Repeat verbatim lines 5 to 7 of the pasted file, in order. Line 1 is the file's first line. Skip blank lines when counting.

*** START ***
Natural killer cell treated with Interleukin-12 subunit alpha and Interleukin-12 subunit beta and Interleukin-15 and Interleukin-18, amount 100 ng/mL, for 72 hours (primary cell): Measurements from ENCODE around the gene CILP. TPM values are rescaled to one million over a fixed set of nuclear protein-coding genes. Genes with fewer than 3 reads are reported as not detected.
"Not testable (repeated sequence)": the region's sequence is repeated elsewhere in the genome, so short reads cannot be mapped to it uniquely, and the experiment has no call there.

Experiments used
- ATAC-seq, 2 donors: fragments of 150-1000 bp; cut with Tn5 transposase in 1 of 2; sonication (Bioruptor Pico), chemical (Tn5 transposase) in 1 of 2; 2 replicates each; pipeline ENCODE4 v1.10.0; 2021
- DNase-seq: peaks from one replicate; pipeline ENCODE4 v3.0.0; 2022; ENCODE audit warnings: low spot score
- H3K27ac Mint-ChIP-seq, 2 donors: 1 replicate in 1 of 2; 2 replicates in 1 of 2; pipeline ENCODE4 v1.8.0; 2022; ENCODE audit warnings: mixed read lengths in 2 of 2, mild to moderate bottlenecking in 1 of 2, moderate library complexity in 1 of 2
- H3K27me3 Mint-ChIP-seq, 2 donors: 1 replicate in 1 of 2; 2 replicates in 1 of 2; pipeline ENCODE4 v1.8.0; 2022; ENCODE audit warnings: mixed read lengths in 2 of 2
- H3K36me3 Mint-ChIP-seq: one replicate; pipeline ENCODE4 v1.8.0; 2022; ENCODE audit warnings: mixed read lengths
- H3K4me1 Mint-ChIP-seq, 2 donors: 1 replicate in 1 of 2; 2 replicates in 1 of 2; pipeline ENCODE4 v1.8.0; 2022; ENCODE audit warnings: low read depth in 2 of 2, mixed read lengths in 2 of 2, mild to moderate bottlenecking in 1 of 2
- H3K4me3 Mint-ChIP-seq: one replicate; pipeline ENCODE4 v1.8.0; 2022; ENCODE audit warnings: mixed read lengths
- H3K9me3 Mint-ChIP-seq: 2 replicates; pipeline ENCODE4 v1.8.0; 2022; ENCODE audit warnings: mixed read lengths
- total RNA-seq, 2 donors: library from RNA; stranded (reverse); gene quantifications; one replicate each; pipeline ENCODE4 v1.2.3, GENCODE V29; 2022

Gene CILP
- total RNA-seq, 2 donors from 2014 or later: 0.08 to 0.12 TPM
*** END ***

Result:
- DNase-seq: peaks from one replicate; pipeline ENCODE4 v3.0.0; 2022; ENCODE audit warnings: low spot score
- H3K27ac Mint-ChIP-seq, 2 donors: 1 replicate in 1 of 2; 2 replicates in 1 of 2; pipeline ENCODE4 v1.8.0; 2022; ENCODE audit warnings: mixed read lengths in 2 of 2, mild to moderate bottlenecking in 1 of 2, moderate library complexity in 1 of 2
- H3K27me3 Mint-ChIP-seq, 2 donors: 1 replicate in 1 of 2; 2 replicates in 1 of 2; pipeline ENCODE4 v1.8.0; 2022; ENCODE audit warnings: mixed read lengths in 2 of 2